These days TV is a bit much. Lots of choices, channels and yes chatter but there are some highlights…..
For a price you can see every game from your favorite team.
You can watch many more movies, even the current releases and don’t have to pay 80.00 bucks for popcorn.
The DVR replaced the remote as the best invention of the new millennium, but there are some things no matter how good modern technology is that we will never get back.
Case in point……
Yeah call it the Alice effect. Ann B Davis died at the age of 88 —yet another reminder of how our TV childhood died a little more as well. We all felt like we knew Alice. When she was on our TV not much else was— which made her more a part of our family.
Think about it—-we feel when Alice, Gilligan, George Jefferson and even Archie Bunker passed on because they were in our homes more often—trust me you’ll feel the same way when Potsie and the Ralph Malph leave us one day.
Its a far cry from today’s TV family which seems dysfunctional.
Its just not the same anymore. What do the kids these days consider TV family? Who will they mourn in 30 years?
The lead “Dancer of the Stars“, your latest “Survivor” or the biggest winner on the Biggest Loser?
Not exactly Laverne or Shirley?
Modern TV gives us a lot but doesn’t deliver many Alice’s anymore—heaven forbid when my hero Henry Winkler (The Fonz) passes on…
Those changing TV times—the first rant in this week’s Naborhood –as always thanks for stopping by.
S–P-E-L-L-I-N-G ON TV: While we are on the subject of TV, can we please put an end to this…..
Many don’t feel sorry for 15 year old Jacob Williamson who came off cocky fumbling the word kabaragoya effectively making him the Steve Bartman of the Scripps Spelling Bee.
C’mon–he’s just a goofy kid…….
Whether you think spelling is a sport or not and I don’t —its another example of why preteens and teens competitions should be kept off of national TV. Public access is one thing, ESPN is quite another. This includes Little League Baseball too—talk about not ready for prime time players.
Let the kiddos be kiddos.
They should enjoy being kids and that includes competition. I know we are in the dog days of summer but its senseless to exploit competitors who are dealing with enough peer pressure—I’m not sure besides their parents, who is watching this stuff anyway?
My daughter Ally advanced to the finals of her school’s Spelling Bee and was upset when she was eliminated—I had a front row seat for her disappointment —I’m glad it wasn’t seen on National TV?!
FAULT IN OUR STARS: Speaking of my daughters, I’ve always liked to read but their interest in books over the past few years has really motivated me to read more. Once in a while, I like to read the same books so we can compare notes. I tried to keep pace with the Harry Potter series but couldn’t keep up..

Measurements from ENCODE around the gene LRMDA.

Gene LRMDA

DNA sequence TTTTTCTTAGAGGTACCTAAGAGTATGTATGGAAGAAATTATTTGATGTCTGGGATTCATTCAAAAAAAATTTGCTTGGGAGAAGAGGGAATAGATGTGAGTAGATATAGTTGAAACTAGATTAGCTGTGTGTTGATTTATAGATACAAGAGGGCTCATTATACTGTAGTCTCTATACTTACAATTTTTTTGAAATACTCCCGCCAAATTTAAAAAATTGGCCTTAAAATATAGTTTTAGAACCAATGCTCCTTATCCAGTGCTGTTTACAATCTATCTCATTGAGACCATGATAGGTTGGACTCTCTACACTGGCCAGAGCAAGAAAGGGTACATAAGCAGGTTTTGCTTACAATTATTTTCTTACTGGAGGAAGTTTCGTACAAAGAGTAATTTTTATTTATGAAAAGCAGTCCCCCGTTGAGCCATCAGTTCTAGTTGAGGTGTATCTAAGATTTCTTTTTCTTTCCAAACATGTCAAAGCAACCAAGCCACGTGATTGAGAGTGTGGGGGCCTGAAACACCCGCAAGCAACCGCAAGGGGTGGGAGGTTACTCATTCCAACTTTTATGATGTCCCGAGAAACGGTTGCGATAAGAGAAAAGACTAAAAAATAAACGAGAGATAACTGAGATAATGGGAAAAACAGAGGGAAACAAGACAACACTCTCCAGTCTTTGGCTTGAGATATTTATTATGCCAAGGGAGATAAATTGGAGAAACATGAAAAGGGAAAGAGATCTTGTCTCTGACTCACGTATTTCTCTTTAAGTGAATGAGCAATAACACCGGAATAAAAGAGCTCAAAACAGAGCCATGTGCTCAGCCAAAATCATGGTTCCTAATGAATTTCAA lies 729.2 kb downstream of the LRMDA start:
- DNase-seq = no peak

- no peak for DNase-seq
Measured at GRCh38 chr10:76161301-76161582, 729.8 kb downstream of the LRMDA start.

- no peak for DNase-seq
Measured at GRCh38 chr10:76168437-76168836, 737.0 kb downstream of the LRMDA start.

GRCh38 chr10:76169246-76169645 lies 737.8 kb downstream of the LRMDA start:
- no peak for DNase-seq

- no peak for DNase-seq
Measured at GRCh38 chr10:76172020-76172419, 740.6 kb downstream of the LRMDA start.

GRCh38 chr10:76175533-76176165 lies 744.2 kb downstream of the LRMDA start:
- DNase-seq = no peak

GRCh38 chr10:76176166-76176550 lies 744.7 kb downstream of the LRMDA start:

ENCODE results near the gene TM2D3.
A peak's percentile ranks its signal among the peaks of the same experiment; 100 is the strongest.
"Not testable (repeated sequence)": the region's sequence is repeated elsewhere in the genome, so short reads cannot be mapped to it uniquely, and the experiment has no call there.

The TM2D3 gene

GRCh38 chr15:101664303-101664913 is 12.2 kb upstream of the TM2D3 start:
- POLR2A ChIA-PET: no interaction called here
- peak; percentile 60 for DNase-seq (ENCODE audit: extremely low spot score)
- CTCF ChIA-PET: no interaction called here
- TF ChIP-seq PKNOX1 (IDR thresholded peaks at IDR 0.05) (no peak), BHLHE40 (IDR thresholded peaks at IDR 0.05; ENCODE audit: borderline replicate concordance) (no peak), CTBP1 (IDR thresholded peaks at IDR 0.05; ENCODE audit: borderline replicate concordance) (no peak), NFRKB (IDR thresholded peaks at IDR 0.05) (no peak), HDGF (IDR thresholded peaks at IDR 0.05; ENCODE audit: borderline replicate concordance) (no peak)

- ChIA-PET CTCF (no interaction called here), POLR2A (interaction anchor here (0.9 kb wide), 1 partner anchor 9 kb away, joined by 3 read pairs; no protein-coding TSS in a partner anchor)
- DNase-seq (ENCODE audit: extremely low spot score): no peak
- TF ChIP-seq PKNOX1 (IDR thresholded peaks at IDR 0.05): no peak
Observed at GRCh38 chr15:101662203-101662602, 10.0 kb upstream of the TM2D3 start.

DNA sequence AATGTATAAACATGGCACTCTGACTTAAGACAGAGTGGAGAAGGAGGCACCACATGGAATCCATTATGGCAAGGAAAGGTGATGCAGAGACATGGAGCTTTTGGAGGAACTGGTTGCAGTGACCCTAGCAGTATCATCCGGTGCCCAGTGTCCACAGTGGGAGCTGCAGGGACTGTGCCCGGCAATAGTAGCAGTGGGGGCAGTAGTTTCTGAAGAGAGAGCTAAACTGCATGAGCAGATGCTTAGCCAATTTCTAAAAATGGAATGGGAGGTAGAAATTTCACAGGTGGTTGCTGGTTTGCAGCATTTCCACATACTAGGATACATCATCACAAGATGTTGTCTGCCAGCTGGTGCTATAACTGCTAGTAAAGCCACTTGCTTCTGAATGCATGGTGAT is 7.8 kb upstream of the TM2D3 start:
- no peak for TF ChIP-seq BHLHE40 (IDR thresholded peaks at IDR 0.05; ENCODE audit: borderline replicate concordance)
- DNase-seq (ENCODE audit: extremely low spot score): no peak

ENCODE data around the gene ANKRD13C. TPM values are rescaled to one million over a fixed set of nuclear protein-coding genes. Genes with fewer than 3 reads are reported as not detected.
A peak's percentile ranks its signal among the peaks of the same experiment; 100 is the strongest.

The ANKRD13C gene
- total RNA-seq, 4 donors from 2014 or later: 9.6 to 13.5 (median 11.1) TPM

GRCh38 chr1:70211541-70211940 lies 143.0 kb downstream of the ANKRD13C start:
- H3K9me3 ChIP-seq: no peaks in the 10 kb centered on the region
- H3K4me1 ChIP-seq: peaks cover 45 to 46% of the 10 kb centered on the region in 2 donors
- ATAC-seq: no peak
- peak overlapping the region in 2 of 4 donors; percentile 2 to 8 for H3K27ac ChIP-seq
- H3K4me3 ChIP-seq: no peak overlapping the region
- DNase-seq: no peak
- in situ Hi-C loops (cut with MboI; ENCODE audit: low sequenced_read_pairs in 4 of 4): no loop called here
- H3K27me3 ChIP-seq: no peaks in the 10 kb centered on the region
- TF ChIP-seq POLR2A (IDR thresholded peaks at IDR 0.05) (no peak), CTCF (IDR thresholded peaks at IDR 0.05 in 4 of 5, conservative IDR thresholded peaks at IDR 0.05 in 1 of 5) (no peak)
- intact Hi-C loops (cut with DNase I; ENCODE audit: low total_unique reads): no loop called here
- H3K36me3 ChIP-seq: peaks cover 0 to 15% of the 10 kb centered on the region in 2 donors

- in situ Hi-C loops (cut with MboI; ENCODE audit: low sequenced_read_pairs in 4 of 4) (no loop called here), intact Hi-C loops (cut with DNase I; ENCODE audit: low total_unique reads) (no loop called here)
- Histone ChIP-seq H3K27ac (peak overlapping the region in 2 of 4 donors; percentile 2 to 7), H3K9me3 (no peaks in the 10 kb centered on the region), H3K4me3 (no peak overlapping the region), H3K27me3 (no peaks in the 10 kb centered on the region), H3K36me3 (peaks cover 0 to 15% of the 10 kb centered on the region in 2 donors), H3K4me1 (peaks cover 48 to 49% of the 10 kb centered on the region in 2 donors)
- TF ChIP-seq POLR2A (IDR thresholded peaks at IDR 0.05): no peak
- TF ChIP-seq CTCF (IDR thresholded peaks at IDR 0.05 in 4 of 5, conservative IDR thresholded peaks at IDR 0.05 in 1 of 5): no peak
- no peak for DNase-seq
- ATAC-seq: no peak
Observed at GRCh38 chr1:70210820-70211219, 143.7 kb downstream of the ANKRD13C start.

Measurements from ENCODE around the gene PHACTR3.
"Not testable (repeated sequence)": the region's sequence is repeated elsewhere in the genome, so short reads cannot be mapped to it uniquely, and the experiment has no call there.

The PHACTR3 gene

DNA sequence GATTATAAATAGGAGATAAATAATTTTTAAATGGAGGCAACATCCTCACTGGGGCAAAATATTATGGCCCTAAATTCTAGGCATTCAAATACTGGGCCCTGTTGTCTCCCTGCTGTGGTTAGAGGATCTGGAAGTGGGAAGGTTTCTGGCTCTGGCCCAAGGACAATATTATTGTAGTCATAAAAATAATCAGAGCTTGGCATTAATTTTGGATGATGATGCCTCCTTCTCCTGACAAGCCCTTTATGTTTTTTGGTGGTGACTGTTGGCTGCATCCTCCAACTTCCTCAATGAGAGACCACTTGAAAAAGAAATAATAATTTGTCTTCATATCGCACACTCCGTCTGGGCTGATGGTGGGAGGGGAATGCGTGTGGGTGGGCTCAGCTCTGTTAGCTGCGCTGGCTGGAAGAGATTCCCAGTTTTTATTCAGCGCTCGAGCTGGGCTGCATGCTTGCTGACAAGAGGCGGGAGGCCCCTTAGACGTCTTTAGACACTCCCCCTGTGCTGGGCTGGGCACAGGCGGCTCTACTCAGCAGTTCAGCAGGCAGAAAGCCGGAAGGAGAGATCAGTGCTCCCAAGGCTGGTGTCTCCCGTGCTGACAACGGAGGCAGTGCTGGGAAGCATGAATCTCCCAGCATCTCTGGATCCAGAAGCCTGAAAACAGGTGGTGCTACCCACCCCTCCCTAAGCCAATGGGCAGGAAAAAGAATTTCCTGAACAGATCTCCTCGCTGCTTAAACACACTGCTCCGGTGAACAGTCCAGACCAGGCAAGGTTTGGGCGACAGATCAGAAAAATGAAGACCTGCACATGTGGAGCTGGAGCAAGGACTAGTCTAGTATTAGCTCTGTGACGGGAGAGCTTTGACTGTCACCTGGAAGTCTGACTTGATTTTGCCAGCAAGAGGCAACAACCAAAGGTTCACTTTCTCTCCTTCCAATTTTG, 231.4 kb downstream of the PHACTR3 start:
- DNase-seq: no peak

I did enjoy the latest book my older daughter Morgan brought home “The Fault in Our Stars”—the fourth novel by the talented John Green. Its a fictional story but inspired by Green’s stint as a chaplain in a children’s hospital.
The title is inspired by a famous line from Shakespeare‘s play Julius Caesar (act 1, scene 2). The nobleman Cassius says to Brutus: “The fault, dear Brutus, is not in our stars, / But in ourselves, that we are underlings.” Fitting for a book which will make you laugh but more often—will make many of your cry.
The book centers around 16 year old cancer patient Hazel Lancaster who is forced by her parents to attend a youth cancer support group and meets her love interest, 17 year old fellow cancer patient Augustus “Gus” Waters who is an ex basketball player and amputee. Their story is different than any other book I’ve read.
Its one of the best books I’ve read recently. Now me and my daughter are excited to compare notes for the movie which promises to be one of the biggest hits this summer.
ZIMMER’S LEGACY: Speaking of the movies–that was the last time I had a chance to talk with Don Zimmer. I took my Dad to see an advanced screening of the film “42” –Zimmer and his wife sat in front of us. Afterwards, it was great to get his perspective on the film which he labeled the “mild” version of the real deal—-he would certainly know.
I have heard lots of tribute’s of a man who has been described in many ways but my favorite characterization —Zimmer truly was the Forrest Gump of Baseball—the man spent 66 years in the game and seemed to be present for all of the game’s biggest moments.
He met Babe Ruth, won World Series titles with Jackie Robinson, was an original New York Met, was the third base coach when Carlton Fisk waved his arms while hitting his legendary homer to beat the Reds in the Series.
I’m not done—Zimmer was Boston’s manager when Bucky Dent hit his infamous Fenway homer, was a Yankee coach during George Brett’s pine tar game—-then went on to mentor the likes of Derek Jeter and Evan Longoria in his twlight years.
He was fiesty (ask Pedro Martinez and old school (one time he didn’t like a goofy feature I asked him about and snapped at me) But most of the time he was gracious and the best ambassador the game ever had.
Oh and if that wasn’t enough—his likeness on the Rays’ Zimbear goes down as arguably the best giveaway of all time. Sure beats a bobblehead and much more authentic–don’t ya think?
Its amazing his whole life, Zimmer never received a paycheck from anything other than the game of baseball—if you ask me that should land him a spot in the Hall of Fame—they allow sportswriters in—why not baseball’s “Don”
FANTASY ROCK BANDS FOR $25: Many of us love our fantasy sports drafts but have you ever played in a Rock N Roll Draft? Credit sportswriter Matt Norlander who on Twitter started an interesting discussion—-if you had 25 dollars to assemble your all time favorite rock band—who would you spend money on??
On Jan. 1, the diary has him visiting four bars, running up tabs totaling almost $40. If that seems low, Steinberg notes that in 1972 a six-pack of beer cost $1.29.